New Delhi: The Congress party on Monday appeared set to form the next government in Rajasthan after it emerged as the largest party in the 200-member legislative assembly, winning 96 seats, just five short of a simple majority.

Back in power: Former chief minister Ashok Gehlot at his residence with supporters after the Congress’ victory in the Rajasthan assembly polls. Chandan S. Rathore / HT

While the Congress gained 40 seats over its 2003 tally, the BJP lost on 43.

Among the smaller parties, the Communist Party of India-Marxist (CPM), and the Bahujan Samaj Party (BSP) tripled their tally—CPM score went up from one to three and BSP from two to six.

The Congress had not named its chief ministerial candidate during the election campaign although former chief minister Ashok Gehlot and president of the party’s state unit C.P. Joshi were considered the frontrunners. But Joshi’s luck ran out on Monday when he lost his Nathdwara seat by just one vote.

“This is because of the hard work of our party members. We were always expecting such a mandate," said Joshi.

Local issues took precedence over larger national issues, such as terrorism and economic slowdown. The state went to the polls on 4 December, after the 26 November Mumbai terror attack. While terror was a non-issue in rural Rajasthan, even urban areas seem to have laid more emphasis on local problems like water shortage, corruption and illiteracy.

While the BJP’s campaign rested mainly on the development plank, analysts say Raje’s constant criticism of the Congress-led United Progressive Alliance government at the Centre, instead of concentrating on her party’s achievements, cost her the state. Raje’s hubris and larger-than-life persona also cost her heavily.

“In Rajasthan, one widely held perception was that she (Vasundhara Raje) was running amongst the most personalized, if not corrupt, administrations in the history of the state," said Pratap Bhanu Mehta, president, Centre for Policy Research, a Delhi-based think tank.

“The electorate does not react favourably to an extraordinary personal projection. Further, there was a lot of internal infighting she had to overcome," he said.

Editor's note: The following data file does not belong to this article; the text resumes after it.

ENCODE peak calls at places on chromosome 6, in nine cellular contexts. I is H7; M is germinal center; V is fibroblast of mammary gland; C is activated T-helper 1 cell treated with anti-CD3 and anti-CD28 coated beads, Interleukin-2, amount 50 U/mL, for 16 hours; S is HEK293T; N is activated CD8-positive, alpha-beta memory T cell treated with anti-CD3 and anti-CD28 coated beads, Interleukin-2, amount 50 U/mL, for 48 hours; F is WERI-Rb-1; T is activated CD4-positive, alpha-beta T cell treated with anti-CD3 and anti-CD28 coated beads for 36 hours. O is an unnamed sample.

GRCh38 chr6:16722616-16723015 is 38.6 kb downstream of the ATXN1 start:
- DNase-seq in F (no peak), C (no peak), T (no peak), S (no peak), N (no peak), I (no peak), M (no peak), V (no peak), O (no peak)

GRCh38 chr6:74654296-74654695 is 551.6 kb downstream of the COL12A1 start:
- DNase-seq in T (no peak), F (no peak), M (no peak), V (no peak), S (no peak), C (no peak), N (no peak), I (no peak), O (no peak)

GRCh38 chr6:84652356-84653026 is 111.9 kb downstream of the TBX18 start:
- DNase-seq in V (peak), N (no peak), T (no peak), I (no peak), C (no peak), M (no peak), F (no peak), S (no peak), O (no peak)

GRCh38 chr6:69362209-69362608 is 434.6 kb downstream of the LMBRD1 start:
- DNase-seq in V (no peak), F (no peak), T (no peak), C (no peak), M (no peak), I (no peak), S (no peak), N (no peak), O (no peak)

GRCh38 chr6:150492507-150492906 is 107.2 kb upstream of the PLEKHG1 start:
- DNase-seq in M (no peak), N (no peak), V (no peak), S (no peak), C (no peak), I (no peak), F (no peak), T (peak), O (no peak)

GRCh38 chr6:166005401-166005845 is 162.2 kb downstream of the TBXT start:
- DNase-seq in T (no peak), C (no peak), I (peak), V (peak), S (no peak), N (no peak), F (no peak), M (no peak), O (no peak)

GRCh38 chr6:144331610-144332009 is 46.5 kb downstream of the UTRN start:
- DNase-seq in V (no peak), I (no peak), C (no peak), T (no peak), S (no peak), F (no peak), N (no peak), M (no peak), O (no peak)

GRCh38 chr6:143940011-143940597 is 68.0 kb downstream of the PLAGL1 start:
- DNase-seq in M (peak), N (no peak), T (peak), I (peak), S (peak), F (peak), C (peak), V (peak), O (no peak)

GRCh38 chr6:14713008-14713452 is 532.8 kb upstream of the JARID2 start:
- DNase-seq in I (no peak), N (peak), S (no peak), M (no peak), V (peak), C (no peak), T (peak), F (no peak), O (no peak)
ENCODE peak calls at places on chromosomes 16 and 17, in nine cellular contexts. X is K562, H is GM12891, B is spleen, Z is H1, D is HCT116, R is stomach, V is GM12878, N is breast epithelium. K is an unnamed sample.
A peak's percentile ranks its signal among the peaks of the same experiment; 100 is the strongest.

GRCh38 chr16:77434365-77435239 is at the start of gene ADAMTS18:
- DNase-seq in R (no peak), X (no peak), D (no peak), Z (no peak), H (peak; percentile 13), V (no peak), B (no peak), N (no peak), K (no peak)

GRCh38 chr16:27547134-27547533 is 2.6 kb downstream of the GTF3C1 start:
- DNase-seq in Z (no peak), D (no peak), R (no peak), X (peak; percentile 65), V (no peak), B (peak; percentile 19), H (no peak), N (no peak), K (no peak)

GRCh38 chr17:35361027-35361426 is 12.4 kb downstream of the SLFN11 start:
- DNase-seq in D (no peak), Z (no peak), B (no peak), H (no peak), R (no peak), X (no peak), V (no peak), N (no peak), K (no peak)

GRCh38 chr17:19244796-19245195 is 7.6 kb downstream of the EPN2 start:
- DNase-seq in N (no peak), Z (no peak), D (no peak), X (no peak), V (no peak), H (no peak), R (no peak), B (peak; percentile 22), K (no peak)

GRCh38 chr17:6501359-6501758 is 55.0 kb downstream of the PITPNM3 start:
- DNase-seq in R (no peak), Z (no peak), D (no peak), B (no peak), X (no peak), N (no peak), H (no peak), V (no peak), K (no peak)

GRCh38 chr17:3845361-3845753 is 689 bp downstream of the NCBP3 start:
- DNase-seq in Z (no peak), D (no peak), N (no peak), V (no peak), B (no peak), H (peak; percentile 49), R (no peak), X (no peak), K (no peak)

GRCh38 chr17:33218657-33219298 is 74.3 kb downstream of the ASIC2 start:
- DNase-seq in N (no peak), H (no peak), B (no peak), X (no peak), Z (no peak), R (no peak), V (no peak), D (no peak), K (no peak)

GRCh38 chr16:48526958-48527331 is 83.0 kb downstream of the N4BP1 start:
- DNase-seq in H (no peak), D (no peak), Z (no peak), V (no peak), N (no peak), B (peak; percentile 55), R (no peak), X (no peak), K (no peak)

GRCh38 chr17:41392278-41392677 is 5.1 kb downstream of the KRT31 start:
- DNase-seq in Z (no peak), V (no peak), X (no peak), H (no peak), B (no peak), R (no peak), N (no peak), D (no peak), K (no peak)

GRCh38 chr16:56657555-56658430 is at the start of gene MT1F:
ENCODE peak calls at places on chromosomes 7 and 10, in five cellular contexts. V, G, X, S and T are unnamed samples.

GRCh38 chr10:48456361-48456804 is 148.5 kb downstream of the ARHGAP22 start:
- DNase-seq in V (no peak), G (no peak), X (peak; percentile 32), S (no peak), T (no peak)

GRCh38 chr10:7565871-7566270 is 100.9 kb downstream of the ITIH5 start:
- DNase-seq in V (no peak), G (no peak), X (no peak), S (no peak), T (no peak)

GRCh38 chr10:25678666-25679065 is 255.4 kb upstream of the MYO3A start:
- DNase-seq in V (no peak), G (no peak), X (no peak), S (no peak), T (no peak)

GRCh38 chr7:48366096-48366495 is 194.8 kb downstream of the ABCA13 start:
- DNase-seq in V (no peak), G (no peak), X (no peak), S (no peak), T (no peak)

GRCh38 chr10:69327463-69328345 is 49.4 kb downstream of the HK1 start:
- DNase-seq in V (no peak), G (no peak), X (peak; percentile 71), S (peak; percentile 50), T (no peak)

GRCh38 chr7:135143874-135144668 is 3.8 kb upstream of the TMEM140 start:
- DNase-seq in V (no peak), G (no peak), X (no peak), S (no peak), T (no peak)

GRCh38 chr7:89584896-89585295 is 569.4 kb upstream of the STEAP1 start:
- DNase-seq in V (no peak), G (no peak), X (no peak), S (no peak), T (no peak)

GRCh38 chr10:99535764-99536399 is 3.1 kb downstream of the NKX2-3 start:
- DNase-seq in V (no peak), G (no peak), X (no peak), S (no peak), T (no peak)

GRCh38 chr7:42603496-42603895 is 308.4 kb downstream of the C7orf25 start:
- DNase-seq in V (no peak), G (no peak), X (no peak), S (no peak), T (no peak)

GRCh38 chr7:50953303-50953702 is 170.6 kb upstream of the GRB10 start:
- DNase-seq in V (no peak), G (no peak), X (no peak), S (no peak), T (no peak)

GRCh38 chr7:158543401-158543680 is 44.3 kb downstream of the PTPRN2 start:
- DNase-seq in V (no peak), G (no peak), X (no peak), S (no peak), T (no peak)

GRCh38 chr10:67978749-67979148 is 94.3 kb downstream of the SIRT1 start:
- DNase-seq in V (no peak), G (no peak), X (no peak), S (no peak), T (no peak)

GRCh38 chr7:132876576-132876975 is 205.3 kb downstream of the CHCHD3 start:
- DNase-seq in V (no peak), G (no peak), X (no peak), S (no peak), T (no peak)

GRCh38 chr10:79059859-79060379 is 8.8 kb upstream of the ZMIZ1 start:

Despite initial bickering and infighting within the party over distribution of tickets, the Congress seems to have dealt with internal friction better than the BJP, which by its own admission, was routed because of intra-party strife.

“Had we been able to tackle our internal differences and put our house in order, things would have been different. It is a narrow margin defeat," said Arun Jaitley, a general secretary of BJP.

“There was a strong anti-incumbency wave against Raje," said a senior BJP leader who didn’t want to be named. Her already dim prospects of returning to power had been darkened by internal squabbling that pit Raje against factions led by former Union minister Jaswant Singh and former vice-president Bhairon Singh Shekhawat, this person said, adding that Raje didn’t even have the backing of the Hindu nationalist Rashtriya Swayamsevak Sangh. “Of all the problems in ticket distribution, the maximum number of complaints have been from Rajasthan," he added. “Even the Brahmin leaders were angry with the party. There was no coordination between the party and the CM (chief minister)."

The electoral verdict in Rajasthan, known for its caste complexities, was also expected to be more fractured with smaller parties such as the BSP and the CPM hoping to make serious inroads.

However, with only six seats, the BSP is unlikely to play any key role in the formation of the next government. Further, the BSP’s gains have not really caused much damage to the Congress, as was widely expected, but the party ate into the BJP vote share to an extent because of the intricate caste equations.

“The momentum behind the BSP is certainly not as big as we thought, but is still fairly significant," said Mehta of Centre for Policy Research.

Utpal Bhaskar contributed to this story.